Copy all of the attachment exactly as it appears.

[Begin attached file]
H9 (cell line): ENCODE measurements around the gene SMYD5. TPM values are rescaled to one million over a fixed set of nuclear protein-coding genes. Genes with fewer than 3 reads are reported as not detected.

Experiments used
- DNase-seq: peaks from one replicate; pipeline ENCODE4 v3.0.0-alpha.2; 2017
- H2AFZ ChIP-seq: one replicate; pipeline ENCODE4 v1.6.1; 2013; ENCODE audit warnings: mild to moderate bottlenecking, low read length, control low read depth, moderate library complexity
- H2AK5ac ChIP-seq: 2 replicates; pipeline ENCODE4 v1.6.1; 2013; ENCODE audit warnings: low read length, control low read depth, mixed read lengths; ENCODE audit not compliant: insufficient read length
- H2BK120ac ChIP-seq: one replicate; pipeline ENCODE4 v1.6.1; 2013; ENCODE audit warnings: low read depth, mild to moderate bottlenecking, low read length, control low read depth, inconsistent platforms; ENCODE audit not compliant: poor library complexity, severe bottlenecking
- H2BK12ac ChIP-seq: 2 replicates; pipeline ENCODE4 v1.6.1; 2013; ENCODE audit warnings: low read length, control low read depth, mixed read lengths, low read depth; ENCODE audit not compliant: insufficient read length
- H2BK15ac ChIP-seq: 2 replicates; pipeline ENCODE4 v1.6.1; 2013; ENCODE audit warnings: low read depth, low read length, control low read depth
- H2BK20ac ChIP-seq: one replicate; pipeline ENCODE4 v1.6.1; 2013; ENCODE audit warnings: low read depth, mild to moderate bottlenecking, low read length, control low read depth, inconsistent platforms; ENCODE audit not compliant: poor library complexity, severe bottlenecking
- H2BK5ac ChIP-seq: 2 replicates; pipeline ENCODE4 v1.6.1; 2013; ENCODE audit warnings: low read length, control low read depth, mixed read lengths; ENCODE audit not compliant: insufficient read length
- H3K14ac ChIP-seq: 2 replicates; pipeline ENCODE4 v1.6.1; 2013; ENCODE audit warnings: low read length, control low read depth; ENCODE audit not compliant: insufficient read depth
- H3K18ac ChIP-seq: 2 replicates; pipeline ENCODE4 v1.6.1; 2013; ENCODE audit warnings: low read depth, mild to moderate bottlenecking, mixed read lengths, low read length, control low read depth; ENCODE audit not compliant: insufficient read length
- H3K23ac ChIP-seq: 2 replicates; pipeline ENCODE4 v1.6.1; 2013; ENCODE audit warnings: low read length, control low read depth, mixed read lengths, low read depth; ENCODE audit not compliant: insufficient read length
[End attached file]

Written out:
H9 (cell line): ENCODE measurements around the gene SMYD5. TPM values are rescaled to one million over a fixed set of nuclear protein-coding genes. Genes with fewer than 3 reads are reported as not detected.

Experiments used
- DNase-seq: peaks from one replicate; pipeline ENCODE4 v3.0.0-alpha.2; 2017
- H2AFZ ChIP-seq: one replicate; pipeline ENCODE4 v1.6.1; 2013; ENCODE audit warnings: mild to moderate bottlenecking, low read length, control low read depth, moderate library complexity
- H2AK5ac ChIP-seq: 2 replicates; pipeline ENCODE4 v1.6.1; 2013; ENCODE audit warnings: low read length, control low read depth, mixed read lengths; ENCODE audit not compliant: insufficient read length
- H2BK120ac ChIP-seq: one replicate; pipeline ENCODE4 v1.6.1; 2013; ENCODE audit warnings: low read depth, mild to moderate bottlenecking, low read length, control low read depth, inconsistent platforms; ENCODE audit not compliant: poor library complexity, severe bottlenecking
- H2BK12ac ChIP-seq: 2 replicates; pipeline ENCODE4 v1.6.1; 2013; ENCODE audit warnings: low read length, control low read depth, mixed read lengths, low read depth; ENCODE audit not compliant: insufficient read length
- H2BK15ac ChIP-seq: 2 replicates; pipeline ENCODE4 v1.6.1; 2013; ENCODE audit warnings: low read depth, low read length, control low read depth
- H2BK20ac ChIP-seq: one replicate; pipeline ENCODE4 v1.6.1; 2013; ENCODE audit warnings: low read depth, mild to moderate bottlenecking, low read length, control low read depth, inconsistent platforms; ENCODE audit not compliant: poor library complexity, severe bottlenecking
- H2BK5ac ChIP-seq: 2 replicates; pipeline ENCODE4 v1.6.1; 2013; ENCODE audit warnings: low read length, control low read depth, mixed read lengths; ENCODE audit not compliant: insufficient read length
- H3K14ac ChIP-seq: 2 replicates; pipeline ENCODE4 v1.6.1; 2013; ENCODE audit warnings: low read length, control low read depth; ENCODE audit not compliant: insufficient read depth
- H3K18ac ChIP-seq: 2 replicates; pipeline ENCODE4 v1.6.1; 2013; ENCODE audit warnings: low read depth, mild to moderate bottlenecking, mixed read lengths, low read length, control low read depth; ENCODE audit not compliant: insufficient read length
- H3K23ac ChIP-seq: 2 replicates; pipeline ENCODE4 v1.6.1; 2013; ENCODE audit warnings: low read length, control low read depth, mixed read lengths, low read depth; ENCODE audit not compliant: insufficient read length